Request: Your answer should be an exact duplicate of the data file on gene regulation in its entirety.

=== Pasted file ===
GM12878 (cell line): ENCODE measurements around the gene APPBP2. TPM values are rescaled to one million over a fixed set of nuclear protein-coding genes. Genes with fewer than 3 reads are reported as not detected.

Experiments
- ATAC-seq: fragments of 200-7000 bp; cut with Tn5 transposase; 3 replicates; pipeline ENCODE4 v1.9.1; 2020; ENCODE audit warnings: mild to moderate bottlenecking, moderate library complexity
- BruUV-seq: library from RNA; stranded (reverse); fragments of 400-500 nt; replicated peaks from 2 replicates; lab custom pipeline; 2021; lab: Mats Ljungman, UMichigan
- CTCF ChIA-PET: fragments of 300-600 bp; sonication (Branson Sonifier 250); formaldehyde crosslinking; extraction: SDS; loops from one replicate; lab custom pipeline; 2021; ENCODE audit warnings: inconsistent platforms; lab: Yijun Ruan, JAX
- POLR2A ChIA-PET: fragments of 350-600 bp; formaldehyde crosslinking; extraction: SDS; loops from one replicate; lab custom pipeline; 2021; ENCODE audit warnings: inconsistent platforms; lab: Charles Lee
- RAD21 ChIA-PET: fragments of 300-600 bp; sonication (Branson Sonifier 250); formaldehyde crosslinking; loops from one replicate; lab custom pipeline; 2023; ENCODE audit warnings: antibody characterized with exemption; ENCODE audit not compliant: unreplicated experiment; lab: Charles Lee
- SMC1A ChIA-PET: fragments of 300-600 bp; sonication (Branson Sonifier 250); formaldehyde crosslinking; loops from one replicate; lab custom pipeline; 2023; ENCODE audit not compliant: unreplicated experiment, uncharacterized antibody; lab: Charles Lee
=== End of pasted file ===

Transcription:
GM12878 (cell line): ENCODE measurements around the gene APPBP2. TPM values are rescaled to one million over a fixed set of nuclear protein-coding genes. Genes with fewer than 3 reads are reported as not detected.

Experiments
- ATAC-seq: fragments of 200-7000 bp; cut with Tn5 transposase; 3 replicates; pipeline ENCODE4 v1.9.1; 2020; ENCODE audit warnings: mild to moderate bottlenecking, moderate library complexity
- BruUV-seq: library from RNA; stranded (reverse); fragments of 400-500 nt; replicated peaks from 2 replicates; lab custom pipeline; 2021; lab: Mats Ljungman, UMichigan
- CTCF ChIA-PET: fragments of 300-600 bp; sonication (Branson Sonifier 250); formaldehyde crosslinking; extraction: SDS; loops from one replicate; lab custom pipeline; 2021; ENCODE audit warnings: inconsistent platforms; lab: Yijun Ruan, JAX
- POLR2A ChIA-PET: fragments of 350-600 bp; formaldehyde crosslinking; extraction: SDS; loops from one replicate; lab custom pipeline; 2021; ENCODE audit warnings: inconsistent platforms; lab: Charles Lee
- RAD21 ChIA-PET: fragments of 300-600 bp; sonication (Branson Sonifier 250); formaldehyde crosslinking; loops from one replicate; lab custom pipeline; 2023; ENCODE audit warnings: antibody characterized with exemption; ENCODE audit not compliant: unreplicated experiment; lab: Charles Lee
- SMC1A ChIA-PET: fragments of 300-600 bp; sonication (Branson Sonifier 250); formaldehyde crosslinking; loops from one replicate; lab custom pipeline; 2023; ENCODE audit not compliant: unreplicated experiment, uncharacterized antibody; lab: Charles Lee